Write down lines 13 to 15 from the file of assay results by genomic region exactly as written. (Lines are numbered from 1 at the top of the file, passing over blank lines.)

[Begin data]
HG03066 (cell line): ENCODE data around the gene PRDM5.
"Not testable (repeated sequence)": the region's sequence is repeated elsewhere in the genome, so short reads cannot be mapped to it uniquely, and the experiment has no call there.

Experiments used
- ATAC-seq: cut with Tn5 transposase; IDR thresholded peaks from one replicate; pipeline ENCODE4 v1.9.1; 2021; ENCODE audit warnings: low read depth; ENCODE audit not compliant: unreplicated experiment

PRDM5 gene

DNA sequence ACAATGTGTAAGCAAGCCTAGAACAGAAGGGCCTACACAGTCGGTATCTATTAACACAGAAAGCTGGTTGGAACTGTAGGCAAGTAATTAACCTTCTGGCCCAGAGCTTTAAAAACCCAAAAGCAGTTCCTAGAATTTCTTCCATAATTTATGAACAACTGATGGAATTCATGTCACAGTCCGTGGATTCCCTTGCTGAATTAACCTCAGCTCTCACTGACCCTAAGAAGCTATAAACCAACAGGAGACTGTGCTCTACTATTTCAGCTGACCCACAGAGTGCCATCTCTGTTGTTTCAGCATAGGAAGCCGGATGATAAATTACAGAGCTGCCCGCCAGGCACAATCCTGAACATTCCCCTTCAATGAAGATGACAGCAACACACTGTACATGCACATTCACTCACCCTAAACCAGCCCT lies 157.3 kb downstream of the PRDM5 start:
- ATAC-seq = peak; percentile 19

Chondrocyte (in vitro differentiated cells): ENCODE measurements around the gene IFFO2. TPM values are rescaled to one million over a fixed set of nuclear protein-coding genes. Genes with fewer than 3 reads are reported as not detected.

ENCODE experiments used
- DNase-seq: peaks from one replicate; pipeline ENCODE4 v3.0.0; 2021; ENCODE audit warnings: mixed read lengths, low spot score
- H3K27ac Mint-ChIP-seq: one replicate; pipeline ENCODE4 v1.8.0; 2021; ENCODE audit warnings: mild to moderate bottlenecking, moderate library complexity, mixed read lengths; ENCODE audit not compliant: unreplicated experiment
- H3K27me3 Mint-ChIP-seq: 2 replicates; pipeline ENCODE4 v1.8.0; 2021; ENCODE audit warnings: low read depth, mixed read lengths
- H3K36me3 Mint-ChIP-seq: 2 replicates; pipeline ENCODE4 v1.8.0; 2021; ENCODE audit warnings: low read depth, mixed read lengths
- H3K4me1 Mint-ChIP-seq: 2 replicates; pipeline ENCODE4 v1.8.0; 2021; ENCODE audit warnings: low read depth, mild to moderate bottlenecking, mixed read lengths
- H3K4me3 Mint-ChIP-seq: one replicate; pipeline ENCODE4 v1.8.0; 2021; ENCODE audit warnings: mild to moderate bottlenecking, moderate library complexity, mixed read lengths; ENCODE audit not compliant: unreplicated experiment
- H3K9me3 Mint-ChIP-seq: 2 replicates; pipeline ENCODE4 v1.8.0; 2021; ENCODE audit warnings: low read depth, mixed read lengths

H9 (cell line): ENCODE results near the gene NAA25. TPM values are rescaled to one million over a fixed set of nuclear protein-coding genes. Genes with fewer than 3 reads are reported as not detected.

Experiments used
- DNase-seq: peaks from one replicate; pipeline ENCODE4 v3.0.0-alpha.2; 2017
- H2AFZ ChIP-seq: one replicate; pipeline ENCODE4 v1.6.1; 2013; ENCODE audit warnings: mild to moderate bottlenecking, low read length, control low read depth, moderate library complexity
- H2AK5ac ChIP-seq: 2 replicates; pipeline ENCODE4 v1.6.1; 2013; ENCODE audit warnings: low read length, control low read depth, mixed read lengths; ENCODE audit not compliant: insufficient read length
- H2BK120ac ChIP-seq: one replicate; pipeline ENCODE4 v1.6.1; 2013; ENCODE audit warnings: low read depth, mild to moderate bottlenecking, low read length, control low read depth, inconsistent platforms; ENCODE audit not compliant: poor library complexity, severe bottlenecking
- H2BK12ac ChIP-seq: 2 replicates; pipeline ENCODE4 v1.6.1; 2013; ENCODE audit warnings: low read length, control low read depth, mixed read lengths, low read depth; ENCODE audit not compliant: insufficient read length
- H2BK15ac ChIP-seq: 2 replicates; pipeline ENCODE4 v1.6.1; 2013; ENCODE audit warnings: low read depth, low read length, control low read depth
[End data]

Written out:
- H3K36me3 Mint-ChIP-seq: 2 replicates; pipeline ENCODE4 v1.8.0; 2021; ENCODE audit warnings: low read depth, mixed read lengths
- H3K4me1 Mint-ChIP-seq: 2 replicates; pipeline ENCODE4 v1.8.0; 2021; ENCODE audit warnings: low read depth, mild to moderate bottlenecking, mixed read lengths
- H3K4me3 Mint-ChIP-seq: one replicate; pipeline ENCODE4 v1.8.0; 2021; ENCODE audit warnings: mild to moderate bottlenecking, moderate library complexity, mixed read lengths; ENCODE audit not compliant: unreplicated experiment